The wurst trips in the southland

“It’s almost like Baskin-Robbins here with all these tasty treats that we have.”

By Kady Cramer

There’s nothing quite like a bratwurst on a grill during summer. But why be boring? A trip outside the city limits will open your taste buds to a new bratwurst experience. Combinations such as burnt-end brats, bacon cheeseburger brats, and apple gouda brats help make an easy, all-encompassing decision for what’s for dinner. 

Our wurst trip in the southland starts close to home.  

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Fritz’s Smoked Meats and Superior Sausage

Founded by Fritz and Rose Plapp, Fritz’s was originally established on 39th Street in 1927 by Fritz and Rose Plapp. Fritz brought his German master sausage maker skills to the meat market. Outgrowing their first location, Fritz’s moved to its current location on 10326 State Line Rd. in 1969.

The meat market does a lunchtime business featuring pulled pork sandwiches, ribs, brisket, hot dogs and sliced meat sandwiches. But their most popular lunchtime request is the jalapeno cheddarwurst and cheddarwurst. 

“We use true natural hickory wood to smoke our meats right in front of the store fresh every day,” says store manager Kurt McDonald.

Uncooked bratwursts, along with other sausages including a knackwurst, Italian, chorizo, Polish and a host of other meats are available fresh from the meat case or frozen.  

The restaurant is open Monday through Friday, 8 am to 5:30 pm and Saturday, 8 am to 4:30 pm.

Fritz’s ships their meat nationwide and offers event catering. For more information, visit

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Kurzweil’s Country Meats

For many who have traveled to Branson and taken a turn onto 7 Highway just south of Harrisonville, the stand-alone country store  Kurzweil’s Country Meats may come to mind. Due to a fire in 2016, the business moved to Harrisonville along 71 Highway, making it slightly closer for south KC bratwurst lovers. 

Kurzweil’s has 35 award-winning flavors of sausages that makes the 30-minute drive worthwhile. Most popular is their burnt-end brat. Others include a Carolina reaper, Buffalo wing & blue cheese, chili cheese, bacon cheddar ranch, supreme pizza, applewurst and many more inventive combinations. 

Now located in a strip mall next to a cinema, Kurzweil’s retains its country store experience, providing a number of sausages and meat cuts from their meat case. Most impressive are the custom-cut pork chops. A lunchtime menu of different sandwiches made from the long list of fresh meat is also available. 

Kurzweil’s was founded in 1995 by brothers James, Tom and Dennis. The Kurzweil family agricultural heritage dates back to the 1940s.  Carrying on the family tradition, James’ oldest son, Chris, joined the business as president and meat manager in 1997.

“We are proud to be a family-owned and operated, full circle operation,” says Chris. “We start with raising grain, feeding our raised grain to our hogs, and then using our own raised hogs at the meat market.”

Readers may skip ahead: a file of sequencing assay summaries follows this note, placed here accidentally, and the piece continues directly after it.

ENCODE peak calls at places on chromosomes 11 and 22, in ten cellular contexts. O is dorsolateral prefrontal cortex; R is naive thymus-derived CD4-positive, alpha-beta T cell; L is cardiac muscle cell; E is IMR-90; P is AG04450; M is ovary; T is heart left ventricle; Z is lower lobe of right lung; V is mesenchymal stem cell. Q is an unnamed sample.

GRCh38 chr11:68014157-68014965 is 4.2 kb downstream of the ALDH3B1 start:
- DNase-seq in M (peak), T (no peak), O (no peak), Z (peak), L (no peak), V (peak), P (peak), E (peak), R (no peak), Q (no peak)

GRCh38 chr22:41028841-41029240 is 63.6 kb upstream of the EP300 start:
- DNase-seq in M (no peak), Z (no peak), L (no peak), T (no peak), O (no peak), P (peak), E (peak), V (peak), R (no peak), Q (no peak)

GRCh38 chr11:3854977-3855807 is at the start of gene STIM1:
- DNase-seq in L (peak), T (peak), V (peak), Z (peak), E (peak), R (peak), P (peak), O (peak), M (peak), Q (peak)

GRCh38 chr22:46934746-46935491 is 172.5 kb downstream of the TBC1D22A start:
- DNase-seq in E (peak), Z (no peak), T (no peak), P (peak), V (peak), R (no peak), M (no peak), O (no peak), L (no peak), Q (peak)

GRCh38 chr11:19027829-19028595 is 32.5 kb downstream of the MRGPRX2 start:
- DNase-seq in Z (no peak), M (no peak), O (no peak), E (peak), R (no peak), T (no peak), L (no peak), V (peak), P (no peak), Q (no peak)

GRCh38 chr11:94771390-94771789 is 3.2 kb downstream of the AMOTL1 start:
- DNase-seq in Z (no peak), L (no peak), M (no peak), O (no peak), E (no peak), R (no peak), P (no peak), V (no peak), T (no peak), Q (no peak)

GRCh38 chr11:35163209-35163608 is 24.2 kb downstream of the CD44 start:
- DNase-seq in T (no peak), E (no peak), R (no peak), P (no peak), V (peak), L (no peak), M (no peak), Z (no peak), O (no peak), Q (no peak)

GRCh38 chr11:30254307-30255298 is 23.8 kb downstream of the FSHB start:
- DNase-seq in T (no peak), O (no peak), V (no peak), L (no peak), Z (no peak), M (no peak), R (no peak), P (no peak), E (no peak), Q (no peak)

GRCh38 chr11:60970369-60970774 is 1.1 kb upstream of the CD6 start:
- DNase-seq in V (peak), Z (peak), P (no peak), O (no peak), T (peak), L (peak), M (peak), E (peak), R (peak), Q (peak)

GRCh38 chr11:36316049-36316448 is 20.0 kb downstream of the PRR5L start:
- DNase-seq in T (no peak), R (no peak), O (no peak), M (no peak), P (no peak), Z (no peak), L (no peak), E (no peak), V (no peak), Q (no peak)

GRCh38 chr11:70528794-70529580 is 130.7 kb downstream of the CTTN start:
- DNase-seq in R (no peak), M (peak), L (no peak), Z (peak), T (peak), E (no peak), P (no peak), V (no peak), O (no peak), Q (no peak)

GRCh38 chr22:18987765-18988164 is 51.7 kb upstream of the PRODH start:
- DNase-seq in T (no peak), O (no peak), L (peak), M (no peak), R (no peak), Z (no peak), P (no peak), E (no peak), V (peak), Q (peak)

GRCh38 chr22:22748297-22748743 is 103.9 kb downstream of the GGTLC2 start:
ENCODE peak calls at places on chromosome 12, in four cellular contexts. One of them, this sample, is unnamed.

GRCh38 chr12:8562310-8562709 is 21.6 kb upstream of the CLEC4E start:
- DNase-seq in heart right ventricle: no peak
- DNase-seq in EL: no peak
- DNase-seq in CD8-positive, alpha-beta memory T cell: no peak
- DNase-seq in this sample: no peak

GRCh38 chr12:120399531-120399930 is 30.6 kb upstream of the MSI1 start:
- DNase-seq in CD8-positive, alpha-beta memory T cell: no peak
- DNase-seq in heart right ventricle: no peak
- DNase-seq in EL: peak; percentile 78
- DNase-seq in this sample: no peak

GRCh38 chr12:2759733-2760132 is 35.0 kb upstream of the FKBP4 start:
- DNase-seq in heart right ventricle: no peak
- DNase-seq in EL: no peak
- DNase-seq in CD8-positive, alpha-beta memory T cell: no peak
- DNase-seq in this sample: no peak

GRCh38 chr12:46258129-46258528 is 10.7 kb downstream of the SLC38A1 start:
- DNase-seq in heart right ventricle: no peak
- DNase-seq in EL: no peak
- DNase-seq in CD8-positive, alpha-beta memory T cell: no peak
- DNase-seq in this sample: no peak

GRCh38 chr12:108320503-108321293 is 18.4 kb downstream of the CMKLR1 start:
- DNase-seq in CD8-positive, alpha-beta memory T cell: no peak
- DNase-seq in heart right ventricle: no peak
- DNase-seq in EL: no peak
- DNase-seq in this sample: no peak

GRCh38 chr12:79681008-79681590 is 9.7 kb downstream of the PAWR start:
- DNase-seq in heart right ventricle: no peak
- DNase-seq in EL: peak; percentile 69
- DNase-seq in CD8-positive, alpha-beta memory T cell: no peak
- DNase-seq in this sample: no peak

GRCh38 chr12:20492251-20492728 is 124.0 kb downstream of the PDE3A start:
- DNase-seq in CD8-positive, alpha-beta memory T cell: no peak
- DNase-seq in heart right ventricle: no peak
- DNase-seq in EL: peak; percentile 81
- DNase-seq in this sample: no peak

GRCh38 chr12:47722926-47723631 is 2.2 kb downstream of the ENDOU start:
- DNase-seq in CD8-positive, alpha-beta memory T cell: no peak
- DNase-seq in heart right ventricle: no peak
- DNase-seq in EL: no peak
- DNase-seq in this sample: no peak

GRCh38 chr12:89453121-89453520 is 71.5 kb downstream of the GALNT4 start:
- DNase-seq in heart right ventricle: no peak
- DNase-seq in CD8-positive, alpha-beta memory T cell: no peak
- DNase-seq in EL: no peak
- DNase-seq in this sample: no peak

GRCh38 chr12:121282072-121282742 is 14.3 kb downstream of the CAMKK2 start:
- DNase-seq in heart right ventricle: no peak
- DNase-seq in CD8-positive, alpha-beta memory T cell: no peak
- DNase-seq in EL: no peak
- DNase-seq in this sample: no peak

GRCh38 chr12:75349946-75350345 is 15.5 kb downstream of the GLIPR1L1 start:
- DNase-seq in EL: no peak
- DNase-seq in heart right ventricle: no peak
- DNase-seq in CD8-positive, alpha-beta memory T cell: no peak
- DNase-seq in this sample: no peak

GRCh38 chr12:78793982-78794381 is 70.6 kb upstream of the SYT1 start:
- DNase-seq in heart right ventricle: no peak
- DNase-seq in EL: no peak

Kurzweil’s retail store and restaurant is located at 2817 Cantrell Road in Harrisonville. 

For more information, visit


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McBee’s General Store & Meat Market

Once upon a time, McBee’s was the talk of the town when they had a location in Belton. In 2014, they closed shop and reopened about an hour away on 71 Highway just north of Adrian in Amsterdam. They recently opened a second location in Butler off 169 Highway. 

McBee’s specializes in over 30 flavors of hand-crafted bratwurst. Starting with only 9 original recipes, the menu has more than tripled since the first store opened in 2005. 

“It’s almost like Baskin-Robbins here with all these tasty treats that we have,” says general manager Jason Dunlap. The most popular bratwurst is the smoked apple Gouda, but other interesting flavors include pineapple jalapeno, Cajun, Bills McDill, New Orleans, Philly teaser and more. 

Son-in-law to owners Bill and Leslie McGee, Dunlap has been part of the family since 1998.

Bill started his career in the meat industry at the age of 16. Now 44 years later, he lives out his dream of running his own meat business.

McBee’s still embodies the original process of hand-twisting and cutting. “It’s like a 15-18 step process,” says Dunlap. “But that makes sure the flavor and quality of meat is good every single day.”

“I’ve seen people come into our store with shopping carts and dropping 20-30 packages onto our counter,” says Dunlap. “I’ve heard people say, ‘You gotta stop at McBee’s and get a package of brats to take on the river,’ and it’s exciting to see that happen.”

For more information, visit

McBee’s ‘How-To’ on Cooking Bratwurst

Smoker: Slow cook at 265 degrees for about an hour.
Grill: Using indirect heat on the backside of your grill, cook for 30-40 minutes – then drag brat over the flames and grill grates for 2-3 minutes for that little bit of char.


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